And then news pours in again about mind-wasting, heartbreaking, gut-wrenching atrocities – they do it again. Other news reminds us that while this is part of who we are, we are also more than that. Other news comes in that polls say that many or most Americans approve of torture…when we do it to them. And while it is hard to justify Jimmy Carter’s old statement that Americans are good people that, too, is partly true.

“Unbroken” may be a true story of courage. It is certainly a story about their cruelty. But it is not the only story. There is also a long American history of torture. And it is a tragic part of who and what we are: broken.

Normal and/or Privileged and/or Blessed


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I have food in my refrigerator. To me that’s normal. But knowing that many people are hungry makes me think that I’m blessed. Or am I merely privileged, socially and economically?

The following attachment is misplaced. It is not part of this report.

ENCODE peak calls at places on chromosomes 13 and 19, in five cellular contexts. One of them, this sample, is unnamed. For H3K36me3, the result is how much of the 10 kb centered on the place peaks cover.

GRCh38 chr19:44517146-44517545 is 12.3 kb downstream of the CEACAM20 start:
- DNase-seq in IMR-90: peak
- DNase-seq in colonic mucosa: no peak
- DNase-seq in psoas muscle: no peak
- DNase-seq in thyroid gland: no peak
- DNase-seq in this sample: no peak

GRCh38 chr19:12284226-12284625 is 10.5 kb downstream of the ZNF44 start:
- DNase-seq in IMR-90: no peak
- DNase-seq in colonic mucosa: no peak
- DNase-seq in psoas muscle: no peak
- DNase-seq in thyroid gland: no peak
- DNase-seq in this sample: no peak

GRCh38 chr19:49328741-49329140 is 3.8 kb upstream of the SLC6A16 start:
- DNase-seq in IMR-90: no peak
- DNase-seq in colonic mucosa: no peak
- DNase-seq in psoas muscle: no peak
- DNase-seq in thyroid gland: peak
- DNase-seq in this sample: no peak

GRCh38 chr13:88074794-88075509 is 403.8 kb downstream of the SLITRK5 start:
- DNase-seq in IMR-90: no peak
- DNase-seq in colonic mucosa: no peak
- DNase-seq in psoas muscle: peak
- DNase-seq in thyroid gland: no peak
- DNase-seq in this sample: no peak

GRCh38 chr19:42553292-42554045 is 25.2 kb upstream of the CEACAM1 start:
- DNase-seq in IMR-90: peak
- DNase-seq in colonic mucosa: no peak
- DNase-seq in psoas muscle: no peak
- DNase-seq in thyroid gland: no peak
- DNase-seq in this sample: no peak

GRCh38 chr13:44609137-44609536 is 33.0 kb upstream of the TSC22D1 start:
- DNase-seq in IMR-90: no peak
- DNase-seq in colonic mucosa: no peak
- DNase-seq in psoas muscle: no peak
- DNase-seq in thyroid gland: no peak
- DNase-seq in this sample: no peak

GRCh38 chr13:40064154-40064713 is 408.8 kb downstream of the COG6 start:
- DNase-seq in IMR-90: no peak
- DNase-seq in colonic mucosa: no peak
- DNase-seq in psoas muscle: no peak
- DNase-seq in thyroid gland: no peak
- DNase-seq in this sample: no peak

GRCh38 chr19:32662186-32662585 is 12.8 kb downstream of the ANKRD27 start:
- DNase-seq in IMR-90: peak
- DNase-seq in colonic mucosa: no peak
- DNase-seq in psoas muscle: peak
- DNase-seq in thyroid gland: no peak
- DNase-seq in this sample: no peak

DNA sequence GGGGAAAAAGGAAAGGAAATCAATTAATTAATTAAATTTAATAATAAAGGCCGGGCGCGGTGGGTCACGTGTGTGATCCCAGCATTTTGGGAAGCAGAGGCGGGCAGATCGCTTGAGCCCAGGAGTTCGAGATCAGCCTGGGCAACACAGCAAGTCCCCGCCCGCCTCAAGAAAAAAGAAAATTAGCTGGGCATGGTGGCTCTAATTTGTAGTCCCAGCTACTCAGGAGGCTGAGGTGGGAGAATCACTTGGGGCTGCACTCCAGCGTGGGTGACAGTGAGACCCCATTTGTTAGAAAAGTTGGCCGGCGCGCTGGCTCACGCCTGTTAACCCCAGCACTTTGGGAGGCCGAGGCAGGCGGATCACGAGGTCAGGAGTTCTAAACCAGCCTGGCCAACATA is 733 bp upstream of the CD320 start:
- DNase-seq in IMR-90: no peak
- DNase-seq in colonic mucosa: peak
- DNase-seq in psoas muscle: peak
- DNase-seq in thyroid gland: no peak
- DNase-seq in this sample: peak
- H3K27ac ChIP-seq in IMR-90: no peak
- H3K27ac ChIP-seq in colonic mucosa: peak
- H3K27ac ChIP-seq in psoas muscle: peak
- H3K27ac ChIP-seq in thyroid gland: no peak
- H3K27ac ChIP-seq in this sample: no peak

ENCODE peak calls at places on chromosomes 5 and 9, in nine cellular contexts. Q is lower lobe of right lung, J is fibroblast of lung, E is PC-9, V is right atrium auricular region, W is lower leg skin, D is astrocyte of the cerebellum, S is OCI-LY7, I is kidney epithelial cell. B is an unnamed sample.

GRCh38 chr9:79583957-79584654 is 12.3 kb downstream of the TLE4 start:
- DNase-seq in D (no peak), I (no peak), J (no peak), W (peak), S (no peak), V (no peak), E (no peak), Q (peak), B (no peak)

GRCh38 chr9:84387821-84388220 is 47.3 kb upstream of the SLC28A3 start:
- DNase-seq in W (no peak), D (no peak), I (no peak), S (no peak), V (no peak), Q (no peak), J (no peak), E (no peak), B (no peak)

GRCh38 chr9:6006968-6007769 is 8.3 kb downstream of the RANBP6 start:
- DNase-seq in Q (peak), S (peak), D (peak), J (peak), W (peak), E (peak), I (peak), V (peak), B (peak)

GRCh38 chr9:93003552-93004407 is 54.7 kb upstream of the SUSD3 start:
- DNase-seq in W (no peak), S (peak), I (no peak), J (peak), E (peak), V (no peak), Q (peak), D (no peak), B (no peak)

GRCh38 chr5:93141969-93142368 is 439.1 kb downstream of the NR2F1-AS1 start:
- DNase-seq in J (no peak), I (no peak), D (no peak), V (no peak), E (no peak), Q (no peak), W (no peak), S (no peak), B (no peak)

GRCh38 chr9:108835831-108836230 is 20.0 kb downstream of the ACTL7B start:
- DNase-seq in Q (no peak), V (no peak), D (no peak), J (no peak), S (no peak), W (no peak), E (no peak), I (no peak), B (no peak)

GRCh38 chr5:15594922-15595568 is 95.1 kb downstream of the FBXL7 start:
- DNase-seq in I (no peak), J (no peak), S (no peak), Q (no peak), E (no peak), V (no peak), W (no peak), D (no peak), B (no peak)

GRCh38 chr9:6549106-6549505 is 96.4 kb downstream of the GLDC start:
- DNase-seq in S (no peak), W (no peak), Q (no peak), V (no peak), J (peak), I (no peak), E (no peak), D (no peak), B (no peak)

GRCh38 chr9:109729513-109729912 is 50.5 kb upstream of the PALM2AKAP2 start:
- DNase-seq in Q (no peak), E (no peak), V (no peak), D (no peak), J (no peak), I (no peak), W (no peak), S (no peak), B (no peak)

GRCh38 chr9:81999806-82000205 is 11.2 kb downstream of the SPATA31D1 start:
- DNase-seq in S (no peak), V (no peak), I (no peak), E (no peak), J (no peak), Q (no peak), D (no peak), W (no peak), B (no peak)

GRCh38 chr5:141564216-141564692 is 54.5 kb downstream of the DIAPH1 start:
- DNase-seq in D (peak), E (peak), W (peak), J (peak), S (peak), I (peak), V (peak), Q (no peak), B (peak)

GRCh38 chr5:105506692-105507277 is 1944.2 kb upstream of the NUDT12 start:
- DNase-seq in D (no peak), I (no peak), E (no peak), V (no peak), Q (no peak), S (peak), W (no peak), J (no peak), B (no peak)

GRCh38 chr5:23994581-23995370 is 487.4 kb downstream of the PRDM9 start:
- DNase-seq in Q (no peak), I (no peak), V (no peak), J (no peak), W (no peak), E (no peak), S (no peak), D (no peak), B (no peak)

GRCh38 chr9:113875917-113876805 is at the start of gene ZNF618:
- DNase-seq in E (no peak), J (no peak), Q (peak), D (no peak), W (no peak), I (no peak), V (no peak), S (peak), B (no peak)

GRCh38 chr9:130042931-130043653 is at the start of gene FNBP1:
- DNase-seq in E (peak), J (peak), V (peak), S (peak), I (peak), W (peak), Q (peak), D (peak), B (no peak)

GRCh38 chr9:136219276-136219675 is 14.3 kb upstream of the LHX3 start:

I’m healthy. For me that’s normal. But knowing that so many are sick or frail or wounded or weak, I realize that I’m blessed. But knowing I have access to health care, I know I’m also privileged.

I will gather at Thanksgiving with family. Knowing that so many are alone and/or lonely makes me realize that I’m blessed.

What we usually consider “normal” isn’t normal. We usually assume we ought to be healthy; we ought to have food (and a refrigerator); we ought to have loved ones. It is as “normal” to be sick as healthy, to be hungry as to have food, to be lonely and cold and isolated as to feel warmed by love.